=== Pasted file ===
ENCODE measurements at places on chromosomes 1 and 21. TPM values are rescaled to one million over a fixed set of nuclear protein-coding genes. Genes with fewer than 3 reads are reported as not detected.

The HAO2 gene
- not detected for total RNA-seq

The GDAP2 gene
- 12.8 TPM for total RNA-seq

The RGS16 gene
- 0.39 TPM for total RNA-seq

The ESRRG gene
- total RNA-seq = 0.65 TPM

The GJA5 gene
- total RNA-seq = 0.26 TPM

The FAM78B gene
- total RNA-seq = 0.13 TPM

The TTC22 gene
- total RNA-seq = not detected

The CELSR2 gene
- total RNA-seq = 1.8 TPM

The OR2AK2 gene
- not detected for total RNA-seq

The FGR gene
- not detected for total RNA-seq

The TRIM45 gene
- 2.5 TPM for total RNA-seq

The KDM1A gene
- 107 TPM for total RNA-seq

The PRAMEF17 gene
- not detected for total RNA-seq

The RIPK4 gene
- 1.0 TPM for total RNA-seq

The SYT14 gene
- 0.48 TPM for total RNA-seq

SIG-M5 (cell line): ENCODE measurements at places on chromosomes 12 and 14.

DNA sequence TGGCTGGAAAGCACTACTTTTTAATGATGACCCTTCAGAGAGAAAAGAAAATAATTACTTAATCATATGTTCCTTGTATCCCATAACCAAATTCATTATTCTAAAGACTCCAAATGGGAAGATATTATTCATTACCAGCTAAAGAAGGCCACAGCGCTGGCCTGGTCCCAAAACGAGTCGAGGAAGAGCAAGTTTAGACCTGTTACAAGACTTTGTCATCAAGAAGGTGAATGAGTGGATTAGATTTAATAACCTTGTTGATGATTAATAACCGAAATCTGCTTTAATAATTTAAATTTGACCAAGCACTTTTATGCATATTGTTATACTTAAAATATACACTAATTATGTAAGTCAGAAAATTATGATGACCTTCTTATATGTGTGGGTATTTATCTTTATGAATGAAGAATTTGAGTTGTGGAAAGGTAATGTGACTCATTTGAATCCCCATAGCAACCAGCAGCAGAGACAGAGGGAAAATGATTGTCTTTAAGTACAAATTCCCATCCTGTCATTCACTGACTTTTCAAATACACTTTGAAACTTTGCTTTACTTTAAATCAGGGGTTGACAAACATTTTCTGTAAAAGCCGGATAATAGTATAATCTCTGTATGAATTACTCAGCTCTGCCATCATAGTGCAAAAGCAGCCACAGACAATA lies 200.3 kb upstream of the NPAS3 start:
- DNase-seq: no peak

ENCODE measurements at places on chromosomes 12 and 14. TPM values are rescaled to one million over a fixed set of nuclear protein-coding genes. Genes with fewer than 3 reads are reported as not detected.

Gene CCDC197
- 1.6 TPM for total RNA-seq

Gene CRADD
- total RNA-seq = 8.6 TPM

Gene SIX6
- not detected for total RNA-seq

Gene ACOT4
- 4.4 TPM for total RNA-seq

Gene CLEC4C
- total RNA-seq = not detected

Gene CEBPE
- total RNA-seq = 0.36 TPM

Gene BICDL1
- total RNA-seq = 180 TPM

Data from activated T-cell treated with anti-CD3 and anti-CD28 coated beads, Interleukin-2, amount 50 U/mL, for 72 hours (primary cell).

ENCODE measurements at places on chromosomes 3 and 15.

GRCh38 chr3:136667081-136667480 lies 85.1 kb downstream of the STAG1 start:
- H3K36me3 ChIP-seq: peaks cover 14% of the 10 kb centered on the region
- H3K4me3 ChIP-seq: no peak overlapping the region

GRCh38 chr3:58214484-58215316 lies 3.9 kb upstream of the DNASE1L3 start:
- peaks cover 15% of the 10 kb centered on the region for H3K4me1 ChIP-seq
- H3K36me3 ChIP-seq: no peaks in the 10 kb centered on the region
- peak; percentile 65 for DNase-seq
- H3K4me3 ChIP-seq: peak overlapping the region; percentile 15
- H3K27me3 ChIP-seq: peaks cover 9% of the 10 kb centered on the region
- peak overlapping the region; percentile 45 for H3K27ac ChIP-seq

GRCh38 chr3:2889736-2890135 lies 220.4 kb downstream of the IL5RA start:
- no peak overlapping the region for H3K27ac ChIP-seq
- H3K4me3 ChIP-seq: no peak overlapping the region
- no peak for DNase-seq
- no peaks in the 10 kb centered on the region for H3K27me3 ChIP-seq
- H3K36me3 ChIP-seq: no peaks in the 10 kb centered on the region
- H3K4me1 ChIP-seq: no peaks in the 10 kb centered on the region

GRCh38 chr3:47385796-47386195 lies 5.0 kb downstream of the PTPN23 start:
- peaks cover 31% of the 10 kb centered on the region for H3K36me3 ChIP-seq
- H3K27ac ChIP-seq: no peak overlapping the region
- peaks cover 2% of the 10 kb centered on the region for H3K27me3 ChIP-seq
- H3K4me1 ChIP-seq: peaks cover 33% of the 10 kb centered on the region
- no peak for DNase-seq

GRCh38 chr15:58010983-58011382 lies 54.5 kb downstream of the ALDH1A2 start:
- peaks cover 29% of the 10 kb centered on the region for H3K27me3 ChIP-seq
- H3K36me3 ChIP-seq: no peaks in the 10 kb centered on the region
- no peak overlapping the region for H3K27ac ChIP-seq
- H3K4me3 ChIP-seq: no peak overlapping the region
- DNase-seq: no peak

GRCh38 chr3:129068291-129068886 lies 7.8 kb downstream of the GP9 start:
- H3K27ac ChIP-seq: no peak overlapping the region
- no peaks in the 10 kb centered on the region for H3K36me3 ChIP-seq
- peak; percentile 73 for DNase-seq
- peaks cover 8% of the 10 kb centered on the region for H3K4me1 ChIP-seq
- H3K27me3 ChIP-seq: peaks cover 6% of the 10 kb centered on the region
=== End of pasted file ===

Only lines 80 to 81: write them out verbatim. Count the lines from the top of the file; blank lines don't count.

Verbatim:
- DNase-seq: no peak

GRCh38 chr3:129068291-129068886 lies 7.8 kb downstream of the GP9 start: